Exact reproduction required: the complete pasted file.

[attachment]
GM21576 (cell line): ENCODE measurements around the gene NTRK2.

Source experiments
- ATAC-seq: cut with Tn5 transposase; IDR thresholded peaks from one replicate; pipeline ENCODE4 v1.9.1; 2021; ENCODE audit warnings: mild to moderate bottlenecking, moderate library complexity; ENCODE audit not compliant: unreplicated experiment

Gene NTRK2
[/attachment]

GM21576 (cell line): ENCODE measurements around the gene NTRK2.

Source experiments
- ATAC-seq: cut with Tn5 transposase; IDR thresholded peaks from one replicate; pipeline ENCODE4 v1.9.1; 2021; ENCODE audit warnings: mild to moderate bottlenecking, moderate library complexity; ENCODE audit not compliant: unreplicated experiment

Gene NTRK2